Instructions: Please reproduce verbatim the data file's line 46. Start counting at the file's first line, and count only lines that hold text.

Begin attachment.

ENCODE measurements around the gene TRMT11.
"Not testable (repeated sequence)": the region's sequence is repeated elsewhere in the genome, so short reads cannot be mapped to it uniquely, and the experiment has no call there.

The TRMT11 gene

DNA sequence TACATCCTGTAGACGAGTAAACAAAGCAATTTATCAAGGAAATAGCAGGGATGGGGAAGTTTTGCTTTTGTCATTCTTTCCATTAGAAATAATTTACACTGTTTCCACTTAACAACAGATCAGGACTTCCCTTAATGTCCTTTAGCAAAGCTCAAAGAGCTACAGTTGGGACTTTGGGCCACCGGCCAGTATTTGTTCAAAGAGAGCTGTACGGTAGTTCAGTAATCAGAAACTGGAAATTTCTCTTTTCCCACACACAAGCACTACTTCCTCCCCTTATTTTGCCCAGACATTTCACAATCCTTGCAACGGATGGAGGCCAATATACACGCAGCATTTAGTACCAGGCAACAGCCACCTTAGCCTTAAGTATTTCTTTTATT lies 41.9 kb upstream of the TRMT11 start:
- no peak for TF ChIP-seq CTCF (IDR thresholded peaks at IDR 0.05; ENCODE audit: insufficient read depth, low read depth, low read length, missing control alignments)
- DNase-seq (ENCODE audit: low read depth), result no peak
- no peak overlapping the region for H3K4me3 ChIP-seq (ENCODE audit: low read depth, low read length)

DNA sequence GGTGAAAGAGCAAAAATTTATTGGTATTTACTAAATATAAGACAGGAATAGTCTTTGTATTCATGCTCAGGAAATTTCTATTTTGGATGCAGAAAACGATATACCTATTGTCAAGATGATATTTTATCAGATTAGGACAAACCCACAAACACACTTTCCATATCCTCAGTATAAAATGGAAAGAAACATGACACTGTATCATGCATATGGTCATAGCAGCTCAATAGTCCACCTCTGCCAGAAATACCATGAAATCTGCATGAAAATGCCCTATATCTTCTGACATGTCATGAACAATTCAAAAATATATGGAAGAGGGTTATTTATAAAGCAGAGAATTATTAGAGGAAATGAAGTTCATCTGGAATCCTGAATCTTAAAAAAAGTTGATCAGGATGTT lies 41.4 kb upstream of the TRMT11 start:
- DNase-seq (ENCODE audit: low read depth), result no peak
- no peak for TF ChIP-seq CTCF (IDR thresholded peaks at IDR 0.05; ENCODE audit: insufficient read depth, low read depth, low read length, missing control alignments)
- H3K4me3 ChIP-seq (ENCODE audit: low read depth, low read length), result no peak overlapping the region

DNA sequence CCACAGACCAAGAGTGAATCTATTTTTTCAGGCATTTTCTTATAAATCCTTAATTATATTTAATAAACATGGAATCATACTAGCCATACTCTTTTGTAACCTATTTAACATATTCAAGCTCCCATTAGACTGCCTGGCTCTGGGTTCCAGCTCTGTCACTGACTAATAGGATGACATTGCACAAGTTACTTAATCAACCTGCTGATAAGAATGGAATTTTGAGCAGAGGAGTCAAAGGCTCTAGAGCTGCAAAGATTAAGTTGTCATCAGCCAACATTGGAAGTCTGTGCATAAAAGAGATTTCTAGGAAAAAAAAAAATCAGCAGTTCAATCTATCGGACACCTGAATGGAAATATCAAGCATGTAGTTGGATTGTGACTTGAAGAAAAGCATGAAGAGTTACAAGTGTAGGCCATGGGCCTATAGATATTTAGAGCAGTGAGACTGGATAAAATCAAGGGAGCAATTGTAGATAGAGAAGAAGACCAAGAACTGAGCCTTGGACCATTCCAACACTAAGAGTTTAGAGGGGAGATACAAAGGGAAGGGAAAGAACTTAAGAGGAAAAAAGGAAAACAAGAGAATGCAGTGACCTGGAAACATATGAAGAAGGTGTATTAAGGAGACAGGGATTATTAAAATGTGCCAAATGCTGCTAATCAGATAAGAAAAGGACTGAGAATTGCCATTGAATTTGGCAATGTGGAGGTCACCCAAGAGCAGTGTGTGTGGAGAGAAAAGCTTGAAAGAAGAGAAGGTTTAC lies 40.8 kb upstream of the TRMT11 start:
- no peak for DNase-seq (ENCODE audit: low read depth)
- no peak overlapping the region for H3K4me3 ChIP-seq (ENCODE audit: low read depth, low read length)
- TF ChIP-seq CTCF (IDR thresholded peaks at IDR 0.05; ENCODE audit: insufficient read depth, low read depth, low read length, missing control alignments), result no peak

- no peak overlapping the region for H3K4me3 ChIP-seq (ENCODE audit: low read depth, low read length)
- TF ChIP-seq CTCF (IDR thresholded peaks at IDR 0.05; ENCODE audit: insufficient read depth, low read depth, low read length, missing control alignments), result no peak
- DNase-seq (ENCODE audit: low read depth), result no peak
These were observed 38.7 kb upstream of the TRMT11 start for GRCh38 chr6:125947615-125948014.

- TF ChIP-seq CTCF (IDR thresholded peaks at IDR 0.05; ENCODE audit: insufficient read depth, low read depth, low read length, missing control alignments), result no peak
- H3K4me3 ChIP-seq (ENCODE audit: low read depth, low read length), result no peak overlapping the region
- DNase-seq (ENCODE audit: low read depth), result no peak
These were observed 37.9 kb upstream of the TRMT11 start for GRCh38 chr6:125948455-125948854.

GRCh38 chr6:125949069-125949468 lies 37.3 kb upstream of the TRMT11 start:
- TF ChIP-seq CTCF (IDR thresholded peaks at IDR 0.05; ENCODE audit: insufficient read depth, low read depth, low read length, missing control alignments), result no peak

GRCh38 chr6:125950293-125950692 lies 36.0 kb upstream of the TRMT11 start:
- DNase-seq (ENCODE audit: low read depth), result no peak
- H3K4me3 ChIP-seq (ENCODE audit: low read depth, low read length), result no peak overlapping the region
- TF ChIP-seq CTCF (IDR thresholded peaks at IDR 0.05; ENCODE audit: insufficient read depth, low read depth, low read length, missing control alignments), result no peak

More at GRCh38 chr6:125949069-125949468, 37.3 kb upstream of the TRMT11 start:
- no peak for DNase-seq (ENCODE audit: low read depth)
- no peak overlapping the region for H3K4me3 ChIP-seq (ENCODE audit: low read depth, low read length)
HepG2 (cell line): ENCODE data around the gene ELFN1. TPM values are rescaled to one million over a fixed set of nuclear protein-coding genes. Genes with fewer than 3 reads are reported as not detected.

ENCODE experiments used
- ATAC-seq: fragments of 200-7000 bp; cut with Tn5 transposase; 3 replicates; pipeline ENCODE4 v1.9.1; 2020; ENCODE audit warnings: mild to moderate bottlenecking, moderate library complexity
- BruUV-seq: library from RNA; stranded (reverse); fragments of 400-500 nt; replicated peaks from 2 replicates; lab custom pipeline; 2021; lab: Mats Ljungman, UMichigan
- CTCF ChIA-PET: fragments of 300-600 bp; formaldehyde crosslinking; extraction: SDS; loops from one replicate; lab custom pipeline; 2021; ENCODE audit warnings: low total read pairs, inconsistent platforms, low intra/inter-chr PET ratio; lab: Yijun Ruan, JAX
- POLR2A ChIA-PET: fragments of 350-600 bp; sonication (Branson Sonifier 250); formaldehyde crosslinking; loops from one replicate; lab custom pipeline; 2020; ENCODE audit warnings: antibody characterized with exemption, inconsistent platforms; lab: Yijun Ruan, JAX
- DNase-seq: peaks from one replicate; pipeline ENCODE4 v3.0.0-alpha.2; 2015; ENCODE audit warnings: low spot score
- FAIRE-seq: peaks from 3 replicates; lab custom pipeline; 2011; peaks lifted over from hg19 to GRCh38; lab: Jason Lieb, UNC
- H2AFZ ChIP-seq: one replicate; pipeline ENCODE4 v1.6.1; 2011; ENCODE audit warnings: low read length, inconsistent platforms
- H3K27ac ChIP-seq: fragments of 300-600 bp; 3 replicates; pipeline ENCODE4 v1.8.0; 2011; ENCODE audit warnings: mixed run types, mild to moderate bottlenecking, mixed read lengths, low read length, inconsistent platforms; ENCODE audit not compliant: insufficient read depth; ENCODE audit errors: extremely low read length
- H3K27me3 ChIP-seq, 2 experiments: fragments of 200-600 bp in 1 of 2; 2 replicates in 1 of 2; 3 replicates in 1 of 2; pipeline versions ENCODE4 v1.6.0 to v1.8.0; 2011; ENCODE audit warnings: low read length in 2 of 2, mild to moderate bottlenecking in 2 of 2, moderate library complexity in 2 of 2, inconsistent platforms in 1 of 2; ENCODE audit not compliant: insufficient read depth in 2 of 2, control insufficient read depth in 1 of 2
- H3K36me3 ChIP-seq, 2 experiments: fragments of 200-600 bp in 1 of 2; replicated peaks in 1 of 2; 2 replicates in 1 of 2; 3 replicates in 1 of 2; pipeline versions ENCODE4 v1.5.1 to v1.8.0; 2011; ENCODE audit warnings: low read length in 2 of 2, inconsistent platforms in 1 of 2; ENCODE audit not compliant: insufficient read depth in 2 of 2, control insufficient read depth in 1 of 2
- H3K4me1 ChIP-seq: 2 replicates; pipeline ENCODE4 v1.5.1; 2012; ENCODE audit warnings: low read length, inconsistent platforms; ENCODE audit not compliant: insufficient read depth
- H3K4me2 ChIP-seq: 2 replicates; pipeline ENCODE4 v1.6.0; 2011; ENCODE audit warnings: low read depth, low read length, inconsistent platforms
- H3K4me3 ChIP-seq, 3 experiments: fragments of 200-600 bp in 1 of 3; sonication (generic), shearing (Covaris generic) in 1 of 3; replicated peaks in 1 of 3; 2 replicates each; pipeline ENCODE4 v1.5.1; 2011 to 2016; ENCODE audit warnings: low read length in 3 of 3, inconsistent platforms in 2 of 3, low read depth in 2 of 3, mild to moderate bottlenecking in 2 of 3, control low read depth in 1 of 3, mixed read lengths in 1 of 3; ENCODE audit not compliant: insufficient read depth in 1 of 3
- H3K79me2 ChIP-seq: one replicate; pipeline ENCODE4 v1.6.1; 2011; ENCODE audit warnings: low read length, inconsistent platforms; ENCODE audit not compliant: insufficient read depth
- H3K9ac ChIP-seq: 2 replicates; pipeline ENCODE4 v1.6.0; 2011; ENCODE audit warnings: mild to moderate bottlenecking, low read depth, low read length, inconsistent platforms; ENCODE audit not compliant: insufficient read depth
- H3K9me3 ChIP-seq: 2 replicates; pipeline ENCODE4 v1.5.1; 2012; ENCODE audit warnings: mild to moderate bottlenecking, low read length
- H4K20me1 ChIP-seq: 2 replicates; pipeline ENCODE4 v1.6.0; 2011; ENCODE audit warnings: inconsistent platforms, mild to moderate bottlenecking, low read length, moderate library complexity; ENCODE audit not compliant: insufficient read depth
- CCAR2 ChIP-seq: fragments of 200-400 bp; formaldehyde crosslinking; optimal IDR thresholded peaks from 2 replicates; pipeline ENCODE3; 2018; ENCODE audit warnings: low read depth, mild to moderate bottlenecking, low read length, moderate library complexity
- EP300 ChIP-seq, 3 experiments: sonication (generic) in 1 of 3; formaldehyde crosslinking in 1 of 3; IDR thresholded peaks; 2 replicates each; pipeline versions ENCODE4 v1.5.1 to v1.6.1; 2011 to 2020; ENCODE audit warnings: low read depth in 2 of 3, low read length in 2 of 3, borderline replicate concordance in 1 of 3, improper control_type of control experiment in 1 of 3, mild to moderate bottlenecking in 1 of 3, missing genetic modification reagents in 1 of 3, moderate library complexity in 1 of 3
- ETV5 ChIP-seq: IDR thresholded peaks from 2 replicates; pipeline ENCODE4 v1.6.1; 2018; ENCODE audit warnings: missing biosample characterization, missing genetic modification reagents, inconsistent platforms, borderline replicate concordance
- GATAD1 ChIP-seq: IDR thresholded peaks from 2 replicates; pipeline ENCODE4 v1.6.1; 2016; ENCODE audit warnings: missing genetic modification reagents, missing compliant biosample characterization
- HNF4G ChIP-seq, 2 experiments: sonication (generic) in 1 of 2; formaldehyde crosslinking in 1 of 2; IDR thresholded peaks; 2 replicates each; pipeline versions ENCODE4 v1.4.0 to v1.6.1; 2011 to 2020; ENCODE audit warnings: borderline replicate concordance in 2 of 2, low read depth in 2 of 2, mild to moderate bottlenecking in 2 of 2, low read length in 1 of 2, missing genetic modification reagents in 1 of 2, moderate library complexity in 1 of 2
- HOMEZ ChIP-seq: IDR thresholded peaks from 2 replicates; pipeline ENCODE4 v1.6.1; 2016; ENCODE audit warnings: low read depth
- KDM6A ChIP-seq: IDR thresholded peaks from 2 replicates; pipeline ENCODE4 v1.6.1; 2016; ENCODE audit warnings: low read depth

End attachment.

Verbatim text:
- H3K4me2 ChIP-seq: 2 replicates; pipeline ENCODE4 v1.6.0; 2011; ENCODE audit warnings: low read depth, low read length, inconsistent platforms